The Masonic Order of Athelstan instructs its members on many symbols and their meaning that has in some jurisdictions been removed from the Craft Lodge. Where these symbols have been retained you will find that they are presented in a more esoteric manner than they are in the Craft Lodge which leads the serious Masonic student down a totally different path of learning and perception.
The aim of the Order of Athelstan is to encourage further study and research.
Three meetings a year are encouraged; two working and a third the Installation. At this meeting the ceremonial is about 40 minutes in total and allows for a 20 minute talk or lecture. This is encouraged by way of an annual Provincial Certificate and a Grand Court Presentation to the best of the best. A number of other incentives have and will be introduced, by way of keeping brethren interested.
Membership is by invitation only. Each candidate (who must be an active and current member of both the Craft and the Holy Royal Arch) is expected to have a wide and committed interest in all aspects of Freemasonry and is carefully chosen for his interest in Masonic history. If a potential candidate holds these requisite qualifications they can be invited to our Festive Board. The intention is to enable brethren to attend the dinner (after the meeting) as a way of introducing them to the Order without disclosing the ritual and workings of the Order.
Like other Masonic ceremonies that use legend and allegory to tell a story and portray good ethical conduct and behaviour. In the Order we use the legend of Athelstan’s York Assembly of 926 as the framework and conduit for ours. We aim to bring to life the 926 Court that was held in York to educate and raise the quality of masonry in 10th Century England and in so doing to explore the development of the Craft over the centuries in order to prompt further study and research. As such our meetings are held in a Court and our candidates are ‘Instructed’ into the Order.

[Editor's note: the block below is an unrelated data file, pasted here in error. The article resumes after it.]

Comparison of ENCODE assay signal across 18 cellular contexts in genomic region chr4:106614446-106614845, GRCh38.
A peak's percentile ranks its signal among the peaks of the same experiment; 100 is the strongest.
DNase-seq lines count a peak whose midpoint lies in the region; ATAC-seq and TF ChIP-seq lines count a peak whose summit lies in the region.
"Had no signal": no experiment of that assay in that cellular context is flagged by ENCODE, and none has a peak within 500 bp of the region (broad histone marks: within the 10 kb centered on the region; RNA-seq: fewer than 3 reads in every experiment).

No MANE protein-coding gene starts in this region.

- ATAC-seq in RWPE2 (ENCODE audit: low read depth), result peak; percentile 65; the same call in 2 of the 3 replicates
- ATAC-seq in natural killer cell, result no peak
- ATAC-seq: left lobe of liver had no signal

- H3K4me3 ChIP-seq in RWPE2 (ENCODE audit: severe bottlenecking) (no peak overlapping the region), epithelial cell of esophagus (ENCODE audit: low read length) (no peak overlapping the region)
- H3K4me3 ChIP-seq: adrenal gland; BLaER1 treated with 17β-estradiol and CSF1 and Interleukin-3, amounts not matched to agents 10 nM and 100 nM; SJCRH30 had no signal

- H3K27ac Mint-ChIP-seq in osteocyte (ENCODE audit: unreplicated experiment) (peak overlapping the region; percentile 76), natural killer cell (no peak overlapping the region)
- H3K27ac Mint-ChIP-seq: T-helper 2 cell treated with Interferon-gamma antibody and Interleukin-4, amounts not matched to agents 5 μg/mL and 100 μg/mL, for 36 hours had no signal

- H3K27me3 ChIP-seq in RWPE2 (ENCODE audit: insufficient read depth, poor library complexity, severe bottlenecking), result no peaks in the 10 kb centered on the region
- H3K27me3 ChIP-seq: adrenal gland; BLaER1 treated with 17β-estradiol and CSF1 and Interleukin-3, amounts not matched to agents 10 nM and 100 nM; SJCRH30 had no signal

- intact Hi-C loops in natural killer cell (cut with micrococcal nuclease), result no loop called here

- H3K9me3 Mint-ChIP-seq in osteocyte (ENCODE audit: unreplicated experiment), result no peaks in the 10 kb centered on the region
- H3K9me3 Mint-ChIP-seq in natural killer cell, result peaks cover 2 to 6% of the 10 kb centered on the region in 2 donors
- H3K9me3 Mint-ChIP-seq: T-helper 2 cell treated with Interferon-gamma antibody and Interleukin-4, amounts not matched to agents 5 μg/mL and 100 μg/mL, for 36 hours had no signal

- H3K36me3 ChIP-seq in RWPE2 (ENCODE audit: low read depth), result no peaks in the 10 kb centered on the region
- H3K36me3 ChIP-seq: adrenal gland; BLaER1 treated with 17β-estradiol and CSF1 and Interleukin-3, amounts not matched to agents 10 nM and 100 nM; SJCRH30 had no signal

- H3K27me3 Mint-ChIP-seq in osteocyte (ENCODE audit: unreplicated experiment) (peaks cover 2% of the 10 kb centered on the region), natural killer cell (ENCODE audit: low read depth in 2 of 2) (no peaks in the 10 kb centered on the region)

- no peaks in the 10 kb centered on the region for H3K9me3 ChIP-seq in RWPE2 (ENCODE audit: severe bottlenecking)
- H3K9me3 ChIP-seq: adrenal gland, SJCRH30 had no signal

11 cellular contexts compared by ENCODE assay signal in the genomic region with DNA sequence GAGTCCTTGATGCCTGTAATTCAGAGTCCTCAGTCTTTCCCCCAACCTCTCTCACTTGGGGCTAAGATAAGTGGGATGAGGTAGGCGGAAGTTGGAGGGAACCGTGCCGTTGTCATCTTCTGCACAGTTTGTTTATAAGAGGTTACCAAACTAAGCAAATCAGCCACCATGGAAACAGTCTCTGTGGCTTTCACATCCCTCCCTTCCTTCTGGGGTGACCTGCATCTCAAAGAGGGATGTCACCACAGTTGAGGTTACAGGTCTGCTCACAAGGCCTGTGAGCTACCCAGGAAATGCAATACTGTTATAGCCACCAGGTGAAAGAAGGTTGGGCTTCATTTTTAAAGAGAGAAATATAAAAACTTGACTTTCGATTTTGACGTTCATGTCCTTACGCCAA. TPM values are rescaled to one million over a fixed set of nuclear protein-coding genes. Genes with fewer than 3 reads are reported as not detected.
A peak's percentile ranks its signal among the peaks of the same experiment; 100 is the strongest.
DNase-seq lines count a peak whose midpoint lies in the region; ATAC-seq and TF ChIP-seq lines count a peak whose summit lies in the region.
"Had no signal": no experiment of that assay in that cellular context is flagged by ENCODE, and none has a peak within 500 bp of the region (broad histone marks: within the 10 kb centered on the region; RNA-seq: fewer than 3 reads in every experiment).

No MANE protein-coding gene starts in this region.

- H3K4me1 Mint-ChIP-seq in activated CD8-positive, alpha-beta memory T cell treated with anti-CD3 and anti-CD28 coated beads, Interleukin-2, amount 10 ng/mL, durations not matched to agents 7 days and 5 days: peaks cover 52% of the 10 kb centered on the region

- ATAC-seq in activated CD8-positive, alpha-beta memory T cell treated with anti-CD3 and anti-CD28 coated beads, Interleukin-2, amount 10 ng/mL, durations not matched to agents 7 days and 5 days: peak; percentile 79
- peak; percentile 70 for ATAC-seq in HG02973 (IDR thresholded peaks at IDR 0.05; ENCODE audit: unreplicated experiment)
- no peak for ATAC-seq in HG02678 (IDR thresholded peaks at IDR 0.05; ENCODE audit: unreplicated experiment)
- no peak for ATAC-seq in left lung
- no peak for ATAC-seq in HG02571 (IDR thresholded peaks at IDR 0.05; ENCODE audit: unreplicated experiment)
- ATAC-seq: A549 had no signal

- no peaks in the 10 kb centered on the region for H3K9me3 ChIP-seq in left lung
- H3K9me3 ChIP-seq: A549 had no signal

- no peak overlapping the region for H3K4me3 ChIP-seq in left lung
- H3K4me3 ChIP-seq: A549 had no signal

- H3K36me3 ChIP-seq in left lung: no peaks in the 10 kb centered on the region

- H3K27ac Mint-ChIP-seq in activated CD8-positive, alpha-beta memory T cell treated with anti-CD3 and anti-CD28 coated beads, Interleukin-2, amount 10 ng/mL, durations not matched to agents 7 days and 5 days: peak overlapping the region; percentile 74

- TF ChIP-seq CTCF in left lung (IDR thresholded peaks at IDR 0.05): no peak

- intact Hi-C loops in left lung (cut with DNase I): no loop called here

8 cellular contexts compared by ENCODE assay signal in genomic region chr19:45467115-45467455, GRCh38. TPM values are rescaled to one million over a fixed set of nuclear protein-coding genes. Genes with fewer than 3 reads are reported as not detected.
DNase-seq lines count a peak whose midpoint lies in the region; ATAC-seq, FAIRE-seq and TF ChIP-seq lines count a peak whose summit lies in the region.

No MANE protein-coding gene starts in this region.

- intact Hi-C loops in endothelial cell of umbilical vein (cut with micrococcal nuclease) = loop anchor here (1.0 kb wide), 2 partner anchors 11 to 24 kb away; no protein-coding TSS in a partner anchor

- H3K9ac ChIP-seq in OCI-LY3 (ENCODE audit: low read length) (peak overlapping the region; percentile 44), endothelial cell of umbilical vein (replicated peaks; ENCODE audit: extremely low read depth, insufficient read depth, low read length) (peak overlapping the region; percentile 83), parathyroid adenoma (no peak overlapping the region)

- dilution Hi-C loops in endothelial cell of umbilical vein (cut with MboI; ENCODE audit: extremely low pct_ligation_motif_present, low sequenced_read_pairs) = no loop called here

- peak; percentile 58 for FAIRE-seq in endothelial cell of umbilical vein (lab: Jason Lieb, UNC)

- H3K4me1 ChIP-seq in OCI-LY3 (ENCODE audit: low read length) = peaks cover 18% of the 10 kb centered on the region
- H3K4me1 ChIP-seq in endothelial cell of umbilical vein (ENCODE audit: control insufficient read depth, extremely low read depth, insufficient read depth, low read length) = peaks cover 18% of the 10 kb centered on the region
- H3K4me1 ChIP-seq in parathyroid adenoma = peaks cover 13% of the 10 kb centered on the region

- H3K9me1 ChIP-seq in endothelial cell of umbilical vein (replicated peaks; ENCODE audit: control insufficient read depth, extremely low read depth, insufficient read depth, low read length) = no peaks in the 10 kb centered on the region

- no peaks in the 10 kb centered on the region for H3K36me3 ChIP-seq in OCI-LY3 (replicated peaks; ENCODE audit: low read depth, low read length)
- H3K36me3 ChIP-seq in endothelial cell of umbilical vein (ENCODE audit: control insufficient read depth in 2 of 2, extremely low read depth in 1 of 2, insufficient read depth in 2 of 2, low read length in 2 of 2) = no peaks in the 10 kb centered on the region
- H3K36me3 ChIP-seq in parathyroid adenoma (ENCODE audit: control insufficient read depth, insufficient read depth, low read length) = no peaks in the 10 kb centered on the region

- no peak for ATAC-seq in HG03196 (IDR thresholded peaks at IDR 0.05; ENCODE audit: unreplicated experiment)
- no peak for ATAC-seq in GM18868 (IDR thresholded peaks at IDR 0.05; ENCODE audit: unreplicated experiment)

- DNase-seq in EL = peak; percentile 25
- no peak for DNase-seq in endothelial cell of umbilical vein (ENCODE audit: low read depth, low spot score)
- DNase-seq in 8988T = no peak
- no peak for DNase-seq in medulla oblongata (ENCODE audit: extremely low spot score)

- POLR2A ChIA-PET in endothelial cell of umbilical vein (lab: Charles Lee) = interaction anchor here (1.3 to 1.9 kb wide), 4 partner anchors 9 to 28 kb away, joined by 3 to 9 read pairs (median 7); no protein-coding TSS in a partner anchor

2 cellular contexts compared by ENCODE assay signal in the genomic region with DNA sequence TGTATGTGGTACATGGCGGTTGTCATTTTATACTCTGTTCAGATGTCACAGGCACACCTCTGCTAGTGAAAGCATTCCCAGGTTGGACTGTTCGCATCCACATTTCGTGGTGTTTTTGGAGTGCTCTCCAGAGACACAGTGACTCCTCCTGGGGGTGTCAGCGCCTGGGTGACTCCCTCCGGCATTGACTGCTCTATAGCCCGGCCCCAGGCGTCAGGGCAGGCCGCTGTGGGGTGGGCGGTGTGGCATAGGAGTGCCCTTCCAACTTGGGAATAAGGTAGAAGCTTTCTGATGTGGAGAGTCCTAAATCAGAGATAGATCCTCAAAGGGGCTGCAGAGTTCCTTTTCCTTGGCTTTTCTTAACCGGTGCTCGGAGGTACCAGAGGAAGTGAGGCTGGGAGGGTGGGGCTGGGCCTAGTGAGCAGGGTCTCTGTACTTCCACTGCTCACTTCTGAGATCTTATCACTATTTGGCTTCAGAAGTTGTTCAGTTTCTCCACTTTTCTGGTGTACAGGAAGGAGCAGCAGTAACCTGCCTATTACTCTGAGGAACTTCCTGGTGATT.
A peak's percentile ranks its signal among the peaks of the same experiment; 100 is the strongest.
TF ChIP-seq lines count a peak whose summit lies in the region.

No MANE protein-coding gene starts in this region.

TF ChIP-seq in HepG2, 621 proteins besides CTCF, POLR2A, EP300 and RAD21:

The Masonic Order of Athelstan tells the story of a Master Mason being called to York in 926 AD to receive the Ancient Charges from King Athelstan, the grandson of King Alfred, and the first King of England to be referred to as “The King of All the English.” Throughout its ceremony the ritual contains a great deal of symbolism that is still seen in some Lodges today and a great deal that is not currently worked. It culminates in an historical oration which takes the candidate through the development of the various Grand Lodges, from the appointment of Sir Thomas Gresham in 1567 as the first Speculative Grand Master ending at 1813 with the formation of the United Grand Lodge of England.
In England, the Order is structured so that its Provinces reflect and represent the original Kingdoms and Gilds as they were set up by King Athelstan, so that they are not therefore necessarily co-terminus with the modern counties. Hence, the Province of Kent includes Kent and East Surrey.